Prescriptions for Health Providers

Tovia G. Freedman, DSW, LCSW

Disclosures

Cancer Nurs. 2003;26(4) 

In This Article

Abstract and Introduction

Women enter an increasingly complex medical system when they receive the diagnosis of breast cancer. Subsequently, they are confronted with numerous complicated, confusing, and less than certain decision-making episodes. Research was undertaken to follow and observe in vivo medical encounters between women and their oncologic physicians throughout the breast cancer diagnostic and treatment process. Empirical data was collected using qualitative techniques to deepen understanding of the decision-making process in the oncology setting. Physicians and patients alike make assumptions about each other that can hinder the development of a trusting and caring attitude that enables a more efficient delivery of healthcare. Patients offer recommendations for care to their physicians. In addition, ethical concerns regarding how medical options are presented to patients emerged in this study.

Women who cross the threshold into an increasingly complex medical system for the diagnosis and treatment of breast cancer encounter numerous complicated, confusing, and less than certain decision-making episodes. How women make the critical and often life-altering decisions that affect their cancer treatment and care is not well known. Definitive choices must be made from a myriad of medical options and alternatives for surgery, chemotherapy, and irradiation. Do women want to make their own decisions about breast cancer, or do they want their physicians to participate, and if so, to what degree and in what manner do they want physician assistance in making decisions? In essence, what do women want their physicians to do to enhance the medical decision-making process?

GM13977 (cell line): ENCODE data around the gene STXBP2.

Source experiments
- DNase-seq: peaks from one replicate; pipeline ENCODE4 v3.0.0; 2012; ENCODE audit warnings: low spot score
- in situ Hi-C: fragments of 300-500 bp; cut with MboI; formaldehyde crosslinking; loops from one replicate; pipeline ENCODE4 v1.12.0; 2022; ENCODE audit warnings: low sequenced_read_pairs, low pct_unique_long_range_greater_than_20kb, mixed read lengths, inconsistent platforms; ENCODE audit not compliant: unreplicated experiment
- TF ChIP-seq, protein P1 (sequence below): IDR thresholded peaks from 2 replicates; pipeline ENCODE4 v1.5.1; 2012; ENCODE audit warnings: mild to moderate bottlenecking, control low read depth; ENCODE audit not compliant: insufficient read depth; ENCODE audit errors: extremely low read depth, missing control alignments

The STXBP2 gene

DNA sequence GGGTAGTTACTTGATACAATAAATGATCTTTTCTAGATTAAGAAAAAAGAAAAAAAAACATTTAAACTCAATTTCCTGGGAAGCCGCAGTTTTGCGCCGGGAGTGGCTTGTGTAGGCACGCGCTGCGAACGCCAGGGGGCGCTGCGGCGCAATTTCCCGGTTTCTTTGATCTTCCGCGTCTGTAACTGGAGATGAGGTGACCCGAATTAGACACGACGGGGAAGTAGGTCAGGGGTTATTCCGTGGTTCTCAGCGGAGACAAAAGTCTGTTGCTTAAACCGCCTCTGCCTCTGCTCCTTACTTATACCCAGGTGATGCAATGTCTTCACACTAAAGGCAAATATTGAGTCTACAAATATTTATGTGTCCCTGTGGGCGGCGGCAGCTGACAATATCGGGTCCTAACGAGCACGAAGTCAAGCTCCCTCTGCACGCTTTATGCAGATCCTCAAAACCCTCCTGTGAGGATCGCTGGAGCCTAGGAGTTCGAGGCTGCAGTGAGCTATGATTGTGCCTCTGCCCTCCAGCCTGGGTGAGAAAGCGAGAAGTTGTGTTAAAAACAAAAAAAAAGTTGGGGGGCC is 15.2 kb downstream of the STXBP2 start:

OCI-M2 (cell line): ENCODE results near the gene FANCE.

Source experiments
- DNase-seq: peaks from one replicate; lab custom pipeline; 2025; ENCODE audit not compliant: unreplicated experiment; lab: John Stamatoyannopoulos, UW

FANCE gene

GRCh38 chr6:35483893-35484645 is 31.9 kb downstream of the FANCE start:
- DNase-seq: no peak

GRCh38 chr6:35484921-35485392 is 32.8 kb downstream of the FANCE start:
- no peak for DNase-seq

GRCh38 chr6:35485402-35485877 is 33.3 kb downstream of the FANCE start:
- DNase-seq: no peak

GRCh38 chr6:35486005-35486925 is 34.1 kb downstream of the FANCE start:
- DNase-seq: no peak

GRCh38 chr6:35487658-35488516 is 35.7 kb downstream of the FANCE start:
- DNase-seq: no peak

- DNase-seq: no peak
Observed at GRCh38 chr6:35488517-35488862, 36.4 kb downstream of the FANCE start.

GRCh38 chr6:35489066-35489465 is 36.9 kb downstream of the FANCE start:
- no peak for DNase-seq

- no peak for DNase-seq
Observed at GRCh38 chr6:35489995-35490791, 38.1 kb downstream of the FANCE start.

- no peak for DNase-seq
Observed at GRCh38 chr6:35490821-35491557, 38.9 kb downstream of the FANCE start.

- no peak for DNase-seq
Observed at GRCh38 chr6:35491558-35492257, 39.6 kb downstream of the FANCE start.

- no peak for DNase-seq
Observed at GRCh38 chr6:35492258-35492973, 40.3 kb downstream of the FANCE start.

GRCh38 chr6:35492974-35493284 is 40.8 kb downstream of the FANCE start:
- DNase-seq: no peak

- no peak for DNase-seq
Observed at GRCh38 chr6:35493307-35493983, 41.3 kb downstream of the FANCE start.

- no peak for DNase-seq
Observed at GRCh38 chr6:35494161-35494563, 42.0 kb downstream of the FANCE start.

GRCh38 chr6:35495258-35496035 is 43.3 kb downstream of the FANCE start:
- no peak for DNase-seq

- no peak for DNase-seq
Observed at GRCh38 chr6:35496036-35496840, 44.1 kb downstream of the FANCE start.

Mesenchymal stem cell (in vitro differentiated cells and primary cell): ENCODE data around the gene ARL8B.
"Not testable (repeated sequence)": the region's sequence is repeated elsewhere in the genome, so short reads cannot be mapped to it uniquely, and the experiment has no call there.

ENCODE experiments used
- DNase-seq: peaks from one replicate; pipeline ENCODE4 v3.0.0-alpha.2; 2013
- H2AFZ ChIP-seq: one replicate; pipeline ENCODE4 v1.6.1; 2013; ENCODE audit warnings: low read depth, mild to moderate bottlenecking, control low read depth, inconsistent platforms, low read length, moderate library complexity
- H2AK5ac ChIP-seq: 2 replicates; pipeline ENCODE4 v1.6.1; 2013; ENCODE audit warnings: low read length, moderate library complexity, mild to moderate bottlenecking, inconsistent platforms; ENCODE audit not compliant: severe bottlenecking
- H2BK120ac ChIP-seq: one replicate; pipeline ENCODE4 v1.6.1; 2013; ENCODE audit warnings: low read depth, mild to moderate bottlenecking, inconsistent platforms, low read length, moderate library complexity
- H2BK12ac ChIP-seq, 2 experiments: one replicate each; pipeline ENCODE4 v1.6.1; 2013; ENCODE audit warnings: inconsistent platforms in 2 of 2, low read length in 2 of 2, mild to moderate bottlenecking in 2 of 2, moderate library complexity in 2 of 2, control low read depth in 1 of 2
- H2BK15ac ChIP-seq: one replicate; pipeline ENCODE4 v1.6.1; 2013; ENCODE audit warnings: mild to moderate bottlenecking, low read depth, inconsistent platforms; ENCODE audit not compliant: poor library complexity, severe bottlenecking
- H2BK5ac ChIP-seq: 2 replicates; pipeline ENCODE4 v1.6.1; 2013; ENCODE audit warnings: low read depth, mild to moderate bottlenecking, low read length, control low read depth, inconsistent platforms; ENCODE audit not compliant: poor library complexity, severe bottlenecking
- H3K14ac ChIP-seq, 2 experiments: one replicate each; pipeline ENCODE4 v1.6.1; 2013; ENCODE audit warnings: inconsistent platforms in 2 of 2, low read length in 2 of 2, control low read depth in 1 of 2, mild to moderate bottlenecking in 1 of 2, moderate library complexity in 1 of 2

Fortunately, the claim made in 1913 by Adams that '[t]he only cure is the knife'[1] (p215) is no longer an adequate response to the care of breast cancer in 2003. Although surgical excision continues to be an integral part of breast cancer treatment, it no longer stands as the sole method of intervention. The knife is part of a sequence that involves physiologic, biologic, and chemical interventions intended to remove or slow the progress of a cancer. Coincident with increased knowledge about cancer mechanisms is the great preponderance of procedures, tests, and chemicals that proffer options and choices. These range from the standard procedures routinely offered to the new and innovative, even experimental, options. Each procedure, test, or chemical, whether new or more conventional, has known outcomes for the population in general, but unknown results for individual persons, creating concern and uncertainty. The use of each procedure, test, and chemical requires that an informed choice be made, and that the patient and physician agree on a definitive decision.

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